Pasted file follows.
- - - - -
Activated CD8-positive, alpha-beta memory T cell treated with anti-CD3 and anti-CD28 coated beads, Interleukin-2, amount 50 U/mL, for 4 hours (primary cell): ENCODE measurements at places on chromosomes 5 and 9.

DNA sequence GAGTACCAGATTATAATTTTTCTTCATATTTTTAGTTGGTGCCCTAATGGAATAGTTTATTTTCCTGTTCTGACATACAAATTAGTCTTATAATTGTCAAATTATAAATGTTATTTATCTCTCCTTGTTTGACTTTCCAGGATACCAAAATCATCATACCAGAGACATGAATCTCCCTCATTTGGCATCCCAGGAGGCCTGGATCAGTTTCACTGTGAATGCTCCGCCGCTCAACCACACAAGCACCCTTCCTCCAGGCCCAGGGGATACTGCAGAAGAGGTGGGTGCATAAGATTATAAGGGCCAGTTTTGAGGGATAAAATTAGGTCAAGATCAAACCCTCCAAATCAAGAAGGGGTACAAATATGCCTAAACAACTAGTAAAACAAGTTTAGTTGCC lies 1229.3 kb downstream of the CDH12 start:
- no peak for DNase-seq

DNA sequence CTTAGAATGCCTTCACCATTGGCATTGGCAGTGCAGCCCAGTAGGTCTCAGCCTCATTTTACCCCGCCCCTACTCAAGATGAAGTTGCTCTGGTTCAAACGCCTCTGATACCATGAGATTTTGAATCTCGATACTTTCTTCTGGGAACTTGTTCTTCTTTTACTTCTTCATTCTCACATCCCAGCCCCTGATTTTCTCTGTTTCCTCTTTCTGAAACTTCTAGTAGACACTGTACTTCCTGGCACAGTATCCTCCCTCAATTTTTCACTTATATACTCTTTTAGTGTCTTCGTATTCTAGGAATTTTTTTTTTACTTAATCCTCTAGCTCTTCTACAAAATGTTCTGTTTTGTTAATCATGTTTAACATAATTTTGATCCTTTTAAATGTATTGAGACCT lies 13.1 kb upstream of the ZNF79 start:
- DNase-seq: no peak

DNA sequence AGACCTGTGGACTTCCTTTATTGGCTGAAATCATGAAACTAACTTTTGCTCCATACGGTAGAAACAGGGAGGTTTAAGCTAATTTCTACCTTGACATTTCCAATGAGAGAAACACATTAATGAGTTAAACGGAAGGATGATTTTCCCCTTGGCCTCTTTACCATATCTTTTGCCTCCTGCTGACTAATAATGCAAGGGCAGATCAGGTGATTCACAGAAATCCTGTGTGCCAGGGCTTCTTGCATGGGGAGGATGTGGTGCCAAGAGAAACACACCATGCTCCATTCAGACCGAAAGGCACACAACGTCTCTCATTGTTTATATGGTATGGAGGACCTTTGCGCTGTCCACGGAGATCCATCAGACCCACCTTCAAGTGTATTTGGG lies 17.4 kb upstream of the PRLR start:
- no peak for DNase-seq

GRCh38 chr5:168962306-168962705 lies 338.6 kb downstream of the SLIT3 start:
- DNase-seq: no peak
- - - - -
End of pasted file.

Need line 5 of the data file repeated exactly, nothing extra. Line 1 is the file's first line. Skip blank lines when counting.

- DNase-seq: no peak